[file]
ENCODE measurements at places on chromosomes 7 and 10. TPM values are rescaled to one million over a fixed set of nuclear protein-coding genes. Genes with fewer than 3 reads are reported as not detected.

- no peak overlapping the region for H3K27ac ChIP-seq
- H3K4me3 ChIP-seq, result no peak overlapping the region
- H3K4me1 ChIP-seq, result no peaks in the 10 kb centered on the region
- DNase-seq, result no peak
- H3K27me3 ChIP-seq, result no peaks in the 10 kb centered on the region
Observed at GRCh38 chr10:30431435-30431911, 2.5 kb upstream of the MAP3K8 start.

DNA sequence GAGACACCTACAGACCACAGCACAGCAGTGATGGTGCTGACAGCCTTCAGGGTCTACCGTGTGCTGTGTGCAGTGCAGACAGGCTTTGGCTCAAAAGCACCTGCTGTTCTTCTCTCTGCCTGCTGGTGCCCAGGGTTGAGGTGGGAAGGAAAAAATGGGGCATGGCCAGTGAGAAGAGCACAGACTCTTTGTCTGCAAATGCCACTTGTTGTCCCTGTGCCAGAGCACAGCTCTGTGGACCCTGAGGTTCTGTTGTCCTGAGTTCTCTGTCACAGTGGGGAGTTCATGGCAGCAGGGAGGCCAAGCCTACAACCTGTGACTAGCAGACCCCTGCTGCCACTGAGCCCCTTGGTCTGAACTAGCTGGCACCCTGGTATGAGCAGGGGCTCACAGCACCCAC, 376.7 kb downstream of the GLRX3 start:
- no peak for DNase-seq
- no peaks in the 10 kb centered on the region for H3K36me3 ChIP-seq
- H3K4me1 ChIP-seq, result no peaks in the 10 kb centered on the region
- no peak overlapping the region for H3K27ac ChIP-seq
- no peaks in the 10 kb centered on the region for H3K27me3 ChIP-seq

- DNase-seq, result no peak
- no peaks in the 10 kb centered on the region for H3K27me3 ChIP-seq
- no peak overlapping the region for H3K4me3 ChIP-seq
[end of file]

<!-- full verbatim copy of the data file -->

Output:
ENCODE measurements at places on chromosomes 7 and 10. TPM values are rescaled to one million over a fixed set of nuclear protein-coding genes. Genes with fewer than 3 reads are reported as not detected.

- no peak overlapping the region for H3K27ac ChIP-seq
- H3K4me3 ChIP-seq, result no peak overlapping the region
- H3K4me1 ChIP-seq, result no peaks in the 10 kb centered on the region
- DNase-seq, result no peak
- H3K27me3 ChIP-seq, result no peaks in the 10 kb centered on the region
Observed at GRCh38 chr10:30431435-30431911, 2.5 kb upstream of the MAP3K8 start.

DNA sequence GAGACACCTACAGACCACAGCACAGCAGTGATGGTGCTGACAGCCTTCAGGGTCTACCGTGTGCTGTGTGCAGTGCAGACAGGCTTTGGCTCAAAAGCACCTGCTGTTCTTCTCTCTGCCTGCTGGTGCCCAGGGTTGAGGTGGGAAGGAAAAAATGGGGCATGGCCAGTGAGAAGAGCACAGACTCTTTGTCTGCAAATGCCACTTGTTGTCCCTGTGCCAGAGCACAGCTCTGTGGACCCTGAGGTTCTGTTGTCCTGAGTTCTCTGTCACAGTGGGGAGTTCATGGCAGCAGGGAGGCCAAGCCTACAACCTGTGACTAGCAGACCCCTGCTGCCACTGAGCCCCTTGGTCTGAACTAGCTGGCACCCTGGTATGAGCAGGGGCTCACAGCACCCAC, 376.7 kb downstream of the GLRX3 start:
- no peak for DNase-seq
- no peaks in the 10 kb centered on the region for H3K36me3 ChIP-seq
- H3K4me1 ChIP-seq, result no peaks in the 10 kb centered on the region
- no peak overlapping the region for H3K27ac ChIP-seq
- no peaks in the 10 kb centered on the region for H3K27me3 ChIP-seq

- DNase-seq, result no peak
- no peaks in the 10 kb centered on the region for H3K27me3 ChIP-seq
- no peak overlapping the region for H3K4me3 ChIP-seq